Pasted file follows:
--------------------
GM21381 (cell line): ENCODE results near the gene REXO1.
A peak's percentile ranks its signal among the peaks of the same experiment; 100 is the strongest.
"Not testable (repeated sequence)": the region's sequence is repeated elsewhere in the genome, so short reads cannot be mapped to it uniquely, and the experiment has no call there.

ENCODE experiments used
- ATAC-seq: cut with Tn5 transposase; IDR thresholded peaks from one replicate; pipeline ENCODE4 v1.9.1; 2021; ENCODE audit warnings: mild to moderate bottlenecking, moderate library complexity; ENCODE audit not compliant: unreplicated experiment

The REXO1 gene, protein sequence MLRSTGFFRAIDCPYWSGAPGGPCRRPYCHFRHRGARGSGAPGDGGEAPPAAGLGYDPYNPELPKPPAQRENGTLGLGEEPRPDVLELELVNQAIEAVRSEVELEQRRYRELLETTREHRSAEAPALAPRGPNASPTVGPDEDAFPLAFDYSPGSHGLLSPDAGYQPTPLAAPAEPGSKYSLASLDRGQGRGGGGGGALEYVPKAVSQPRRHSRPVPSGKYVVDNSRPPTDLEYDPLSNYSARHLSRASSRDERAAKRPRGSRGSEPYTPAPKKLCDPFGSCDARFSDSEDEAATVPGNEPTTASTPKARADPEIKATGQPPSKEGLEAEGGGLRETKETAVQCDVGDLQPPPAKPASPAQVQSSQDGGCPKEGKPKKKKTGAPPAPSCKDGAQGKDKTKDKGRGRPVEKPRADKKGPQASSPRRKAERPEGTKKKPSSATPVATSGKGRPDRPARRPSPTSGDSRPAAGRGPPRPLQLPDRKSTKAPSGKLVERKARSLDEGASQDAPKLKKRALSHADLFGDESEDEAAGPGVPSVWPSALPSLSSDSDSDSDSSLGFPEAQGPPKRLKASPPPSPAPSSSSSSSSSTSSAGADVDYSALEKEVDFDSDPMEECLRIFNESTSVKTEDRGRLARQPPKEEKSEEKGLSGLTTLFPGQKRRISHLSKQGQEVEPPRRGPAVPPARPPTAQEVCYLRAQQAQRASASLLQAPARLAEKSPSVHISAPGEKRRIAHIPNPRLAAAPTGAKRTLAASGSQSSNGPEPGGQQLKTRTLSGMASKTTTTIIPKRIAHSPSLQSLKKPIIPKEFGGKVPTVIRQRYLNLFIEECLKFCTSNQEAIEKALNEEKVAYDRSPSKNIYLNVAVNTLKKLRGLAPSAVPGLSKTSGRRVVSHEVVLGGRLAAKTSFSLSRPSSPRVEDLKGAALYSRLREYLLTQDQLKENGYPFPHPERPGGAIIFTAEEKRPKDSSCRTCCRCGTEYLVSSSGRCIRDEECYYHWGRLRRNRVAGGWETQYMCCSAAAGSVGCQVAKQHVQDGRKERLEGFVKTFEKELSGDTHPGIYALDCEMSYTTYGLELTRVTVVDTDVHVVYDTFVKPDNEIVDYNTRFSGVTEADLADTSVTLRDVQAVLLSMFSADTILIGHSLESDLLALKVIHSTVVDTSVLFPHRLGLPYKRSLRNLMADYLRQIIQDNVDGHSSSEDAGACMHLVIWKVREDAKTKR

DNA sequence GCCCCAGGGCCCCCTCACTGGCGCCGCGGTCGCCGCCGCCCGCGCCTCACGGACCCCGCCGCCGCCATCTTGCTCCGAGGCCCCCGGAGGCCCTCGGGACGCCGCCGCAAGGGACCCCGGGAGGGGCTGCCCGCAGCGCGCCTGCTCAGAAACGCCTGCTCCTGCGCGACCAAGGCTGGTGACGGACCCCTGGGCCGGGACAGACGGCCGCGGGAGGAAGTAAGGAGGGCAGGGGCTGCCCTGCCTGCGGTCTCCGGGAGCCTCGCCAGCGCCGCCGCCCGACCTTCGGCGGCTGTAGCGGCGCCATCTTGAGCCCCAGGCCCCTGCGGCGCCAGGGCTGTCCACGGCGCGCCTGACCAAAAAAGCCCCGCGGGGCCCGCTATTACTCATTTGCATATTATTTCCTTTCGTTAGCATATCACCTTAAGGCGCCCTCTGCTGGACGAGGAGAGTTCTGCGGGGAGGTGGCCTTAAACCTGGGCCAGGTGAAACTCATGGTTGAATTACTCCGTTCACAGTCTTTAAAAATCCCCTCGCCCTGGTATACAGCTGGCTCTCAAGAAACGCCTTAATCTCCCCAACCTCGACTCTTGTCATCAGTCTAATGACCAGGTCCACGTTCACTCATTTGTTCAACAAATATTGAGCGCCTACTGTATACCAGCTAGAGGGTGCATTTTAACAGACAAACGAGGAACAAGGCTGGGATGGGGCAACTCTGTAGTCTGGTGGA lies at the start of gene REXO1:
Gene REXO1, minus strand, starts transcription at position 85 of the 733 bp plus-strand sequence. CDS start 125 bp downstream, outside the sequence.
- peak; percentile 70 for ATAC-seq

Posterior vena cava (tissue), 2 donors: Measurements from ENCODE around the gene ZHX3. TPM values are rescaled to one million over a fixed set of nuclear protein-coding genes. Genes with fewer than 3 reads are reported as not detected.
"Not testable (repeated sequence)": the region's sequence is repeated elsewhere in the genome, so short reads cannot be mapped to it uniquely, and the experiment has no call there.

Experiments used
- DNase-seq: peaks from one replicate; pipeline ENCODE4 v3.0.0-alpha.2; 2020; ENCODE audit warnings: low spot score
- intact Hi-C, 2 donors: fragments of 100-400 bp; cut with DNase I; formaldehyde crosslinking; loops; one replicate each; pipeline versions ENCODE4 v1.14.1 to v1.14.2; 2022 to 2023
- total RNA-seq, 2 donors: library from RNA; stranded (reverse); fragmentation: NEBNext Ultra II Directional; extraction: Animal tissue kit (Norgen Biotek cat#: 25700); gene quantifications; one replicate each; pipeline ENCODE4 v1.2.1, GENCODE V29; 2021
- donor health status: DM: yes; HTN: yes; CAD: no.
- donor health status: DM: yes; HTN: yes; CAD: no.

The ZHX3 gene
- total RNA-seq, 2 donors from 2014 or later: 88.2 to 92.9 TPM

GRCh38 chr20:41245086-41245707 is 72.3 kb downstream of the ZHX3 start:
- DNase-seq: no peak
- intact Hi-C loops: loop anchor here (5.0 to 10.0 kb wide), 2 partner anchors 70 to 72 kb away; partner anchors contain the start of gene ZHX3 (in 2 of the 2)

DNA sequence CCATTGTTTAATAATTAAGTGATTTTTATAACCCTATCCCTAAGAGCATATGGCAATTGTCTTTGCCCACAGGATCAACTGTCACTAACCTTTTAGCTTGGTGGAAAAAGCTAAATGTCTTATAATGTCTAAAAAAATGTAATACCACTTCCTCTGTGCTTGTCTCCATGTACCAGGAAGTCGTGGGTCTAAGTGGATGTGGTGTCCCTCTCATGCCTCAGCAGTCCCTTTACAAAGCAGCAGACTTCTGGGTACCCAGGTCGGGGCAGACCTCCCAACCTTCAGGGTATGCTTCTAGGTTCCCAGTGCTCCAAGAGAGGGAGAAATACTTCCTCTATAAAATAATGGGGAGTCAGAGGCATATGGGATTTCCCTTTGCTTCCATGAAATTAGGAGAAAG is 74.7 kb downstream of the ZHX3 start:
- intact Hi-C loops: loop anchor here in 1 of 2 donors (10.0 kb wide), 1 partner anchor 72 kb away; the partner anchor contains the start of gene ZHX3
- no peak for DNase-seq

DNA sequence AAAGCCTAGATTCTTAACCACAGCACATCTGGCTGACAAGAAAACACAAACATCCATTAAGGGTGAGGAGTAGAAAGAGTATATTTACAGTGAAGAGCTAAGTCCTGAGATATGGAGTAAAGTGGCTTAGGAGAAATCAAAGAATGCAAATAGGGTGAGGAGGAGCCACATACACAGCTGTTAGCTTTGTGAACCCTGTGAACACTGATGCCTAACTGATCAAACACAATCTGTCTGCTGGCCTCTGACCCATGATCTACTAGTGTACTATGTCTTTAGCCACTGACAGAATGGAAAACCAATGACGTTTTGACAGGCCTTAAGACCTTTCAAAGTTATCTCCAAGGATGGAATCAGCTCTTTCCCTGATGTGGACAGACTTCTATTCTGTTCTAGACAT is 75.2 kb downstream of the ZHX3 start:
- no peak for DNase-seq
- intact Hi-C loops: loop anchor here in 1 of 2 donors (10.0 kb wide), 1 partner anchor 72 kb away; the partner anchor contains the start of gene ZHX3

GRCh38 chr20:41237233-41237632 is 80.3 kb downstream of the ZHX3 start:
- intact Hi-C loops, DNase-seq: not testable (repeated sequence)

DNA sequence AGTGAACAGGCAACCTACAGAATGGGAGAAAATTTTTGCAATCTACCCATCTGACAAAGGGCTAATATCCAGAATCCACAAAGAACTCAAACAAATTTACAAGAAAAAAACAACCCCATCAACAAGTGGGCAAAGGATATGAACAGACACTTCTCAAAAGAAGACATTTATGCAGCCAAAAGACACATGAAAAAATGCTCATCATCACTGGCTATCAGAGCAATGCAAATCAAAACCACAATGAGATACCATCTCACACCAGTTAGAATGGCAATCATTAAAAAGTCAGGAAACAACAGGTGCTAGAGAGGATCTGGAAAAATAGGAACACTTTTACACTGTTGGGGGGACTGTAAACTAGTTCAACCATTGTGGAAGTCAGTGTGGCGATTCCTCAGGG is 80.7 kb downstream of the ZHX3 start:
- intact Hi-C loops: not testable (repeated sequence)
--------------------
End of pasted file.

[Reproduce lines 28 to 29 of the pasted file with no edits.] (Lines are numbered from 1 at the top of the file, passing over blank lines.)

- intact Hi-C loops: loop anchor here in 1 of 2 donors (10.0 kb wide), 1 partner anchor 72 kb away; the partner anchor contains the start of gene ZHX3

GRCh38 chr20:41237233-41237632 is 80.3 kb downstream of the ZHX3 start: